When I was about sixteen, squirrels invaded our house. They came and went freely and inhabited the attic, where they could be heard running wind sprints across the eaves, usually late at night when we were trying to sleep. F—ing bastards, my Dad would growl. We tried several methods to lure them back into their natural habitat; the more dramatic of these I won’t describe. But the squirrels, of course, were smarter. They’d outwit the mechanism, chow down on $7.99 all-natural peanut butter, and clamber back into the rafters. They were well-fed, these squirrels—and that’s what led, finally, to their demise.
One spring day, in response to the sound of panicked squealing, we climbed the attic stairs to find a young, chubby, grass-and-peanut-fed squirrel inside one of the traps. My Dad and I elected my brother to place the cage in the back seat of the family Volvo and we drove, squirrel in tow, to a small preserve in the suburbs of Boston. We rolled the windows down and played Mozart at top volume to drown out the sounds of his (the squirrel, not my brother) high-pitched protest. We named him General McAllister, for the voracity of the orders he executed from the back seat of the car.
In time we arrived. We parked near a stately willow tree and wasted no time separating cage from car, hoping for the General’s speedy transition back into nature. By this time, though, he was silent. My brother carefully opened the cage, fully expecting him to leap wildly out and attack anyone in his path.
Nothing happened. The General remained in the cage, nose protruding just past the wide-open entrance, plump haunches quivering in fear and outrage. We jumped up and down and waved our arms, hoping to infuse him with the energy and incentive needed for escape. Still nothing. What is he waiting for? we wondered. We had just decided to leave both squirrel and cage behind when suddenly, with the force of a projectile missile, the General shot out and ran for the woods.
On the way back, conversation was minimal. We were sobered at the sight of that squirrel who, despite the opening right in front of his eyes, remained caged for over 5 minutes, neither processing nor trusting the sudden advent of freedom. We were also, perhaps, disquieted by the chord of familiarity the incident struck in us, an echo of resonance with our own direct experience. After all, who among us hasn’t remained in an untenable situation far too long for want of the awareness that in fact, we are free to walk away?
Here in Boston, the worst winter in modern history has surrendered to spring. And yet, in my own body and the bodies of the yogis who come to my classes, I see something that puts me in mind of the long-delayed flight of General McAllister. Many of us retain the posture of winter: a deep contraction in the front body, a collapse in the chest, a tightening of the scalene and trapezius muscles, a hunching of the shoulders toward the ears, all guarding against a further onslaught of snow and cold. This stance exacts a toll on the body, as all forms of protection do. With the repeated assaults of winter safely in the past and May just ahead, the armor that once got us through winter now guards against spring.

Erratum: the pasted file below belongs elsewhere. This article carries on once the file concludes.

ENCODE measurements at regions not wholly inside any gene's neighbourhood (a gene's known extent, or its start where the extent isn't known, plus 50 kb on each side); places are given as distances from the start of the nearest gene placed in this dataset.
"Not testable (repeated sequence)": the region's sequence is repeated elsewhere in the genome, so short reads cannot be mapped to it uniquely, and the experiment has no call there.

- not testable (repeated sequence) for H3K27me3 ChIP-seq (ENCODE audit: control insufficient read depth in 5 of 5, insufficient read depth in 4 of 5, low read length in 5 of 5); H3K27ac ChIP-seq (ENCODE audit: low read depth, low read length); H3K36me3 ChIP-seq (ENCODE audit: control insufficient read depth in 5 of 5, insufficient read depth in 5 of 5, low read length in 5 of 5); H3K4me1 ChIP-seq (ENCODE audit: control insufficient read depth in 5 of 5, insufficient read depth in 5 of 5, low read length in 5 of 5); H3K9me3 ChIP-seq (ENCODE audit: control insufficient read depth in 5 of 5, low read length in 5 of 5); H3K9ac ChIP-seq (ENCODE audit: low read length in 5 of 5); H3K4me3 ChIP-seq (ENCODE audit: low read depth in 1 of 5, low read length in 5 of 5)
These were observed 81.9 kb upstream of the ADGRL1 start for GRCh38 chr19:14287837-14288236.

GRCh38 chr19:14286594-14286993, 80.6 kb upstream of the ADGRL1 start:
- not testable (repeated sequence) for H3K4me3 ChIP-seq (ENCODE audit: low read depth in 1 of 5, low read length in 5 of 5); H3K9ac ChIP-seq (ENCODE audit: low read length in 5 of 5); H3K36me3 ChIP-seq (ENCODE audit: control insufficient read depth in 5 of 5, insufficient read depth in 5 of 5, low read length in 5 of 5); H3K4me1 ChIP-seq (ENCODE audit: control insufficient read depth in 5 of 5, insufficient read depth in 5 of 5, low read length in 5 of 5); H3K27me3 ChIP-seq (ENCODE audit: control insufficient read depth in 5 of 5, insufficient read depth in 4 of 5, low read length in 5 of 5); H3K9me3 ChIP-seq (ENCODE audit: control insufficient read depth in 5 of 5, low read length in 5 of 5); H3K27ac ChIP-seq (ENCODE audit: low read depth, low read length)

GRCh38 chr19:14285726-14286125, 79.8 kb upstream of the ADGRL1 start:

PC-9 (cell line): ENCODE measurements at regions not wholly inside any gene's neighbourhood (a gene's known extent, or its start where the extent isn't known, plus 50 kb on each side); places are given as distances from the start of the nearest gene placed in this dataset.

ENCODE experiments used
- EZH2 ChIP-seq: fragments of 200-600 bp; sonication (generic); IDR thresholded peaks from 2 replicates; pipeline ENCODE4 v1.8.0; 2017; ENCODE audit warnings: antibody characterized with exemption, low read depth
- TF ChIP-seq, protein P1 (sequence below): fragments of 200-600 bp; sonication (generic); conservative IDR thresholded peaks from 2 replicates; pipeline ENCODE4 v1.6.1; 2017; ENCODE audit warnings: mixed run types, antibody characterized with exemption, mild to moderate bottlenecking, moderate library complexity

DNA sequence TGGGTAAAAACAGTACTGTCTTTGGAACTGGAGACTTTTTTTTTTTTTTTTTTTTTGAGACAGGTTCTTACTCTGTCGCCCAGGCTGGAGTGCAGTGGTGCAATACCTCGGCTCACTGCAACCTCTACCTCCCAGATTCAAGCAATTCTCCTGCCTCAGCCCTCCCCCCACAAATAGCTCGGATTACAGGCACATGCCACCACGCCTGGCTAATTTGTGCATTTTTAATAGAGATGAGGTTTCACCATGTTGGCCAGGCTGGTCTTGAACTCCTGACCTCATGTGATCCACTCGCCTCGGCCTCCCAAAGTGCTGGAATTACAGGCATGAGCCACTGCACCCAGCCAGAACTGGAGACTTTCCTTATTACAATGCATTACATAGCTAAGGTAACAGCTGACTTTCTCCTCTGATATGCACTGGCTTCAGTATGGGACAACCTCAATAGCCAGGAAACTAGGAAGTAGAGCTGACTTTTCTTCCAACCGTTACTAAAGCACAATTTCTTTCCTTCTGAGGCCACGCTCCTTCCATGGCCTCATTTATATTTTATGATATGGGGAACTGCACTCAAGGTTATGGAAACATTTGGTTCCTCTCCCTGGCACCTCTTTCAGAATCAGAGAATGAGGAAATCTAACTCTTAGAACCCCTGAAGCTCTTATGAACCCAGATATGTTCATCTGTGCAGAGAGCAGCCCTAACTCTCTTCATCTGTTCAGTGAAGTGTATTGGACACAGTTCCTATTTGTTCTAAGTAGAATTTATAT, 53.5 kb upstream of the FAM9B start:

The modern yoga world is peppered with information about trauma-sensitive yoga training. It heartens me to see that we’ve become more aware of ways to reach growing numbers of practitioners in public and private settings who contend with chronic stress, anxiety, depression, pain syndromes, trauma histories, and more.
At the same time, witnessing others’ still-guarded bodies and inhabiting my own, I reflect on how many of us harbor hidden trauma. It’s tough to reach adulthood without something “big” living in our body. This something can take many forms: The insidious perpetration of unthinkable acts from someone we trusted. A constant emotional battery and shaming throughout childhood. A parent who doles out love every so often only to take it away hours or even minutes later. We pitch our tents on a mental battlefield and camp out, drawing a multitude of predators who threaten to devour us. Shards of criticism and the shrapnel of “not good enough” burrow into our bodies where they fester and cause us to cower and contract in perpetual fear. Not all of these experiences may make the “cut” of post-traumatic stress criteria, but they too are forms of trauma.
I think about how often the mind unwittingly reenacts traumatic memories, emotions, and experiences long after the events themselves have passed. The body, for its part, continues to incubate them. Both mind and body do this countless times each day. We’re not so very different from General McAllister, who stayed in his cage while the door to freedom yawned open just centimeters away from his quivering whiskers. And it evokes our springtime body shapes, which continue to react to the spectre of winter even as magnolias bloom around us.
Trauma has multiple origins. And it has many facets. In these first moments of spring, I’m reminded of one of the most destructive of these: how often and easily we stand before an open door and think it closed. One of trauma’s legacies is that we don’t know, in mind or body, that we are actually free.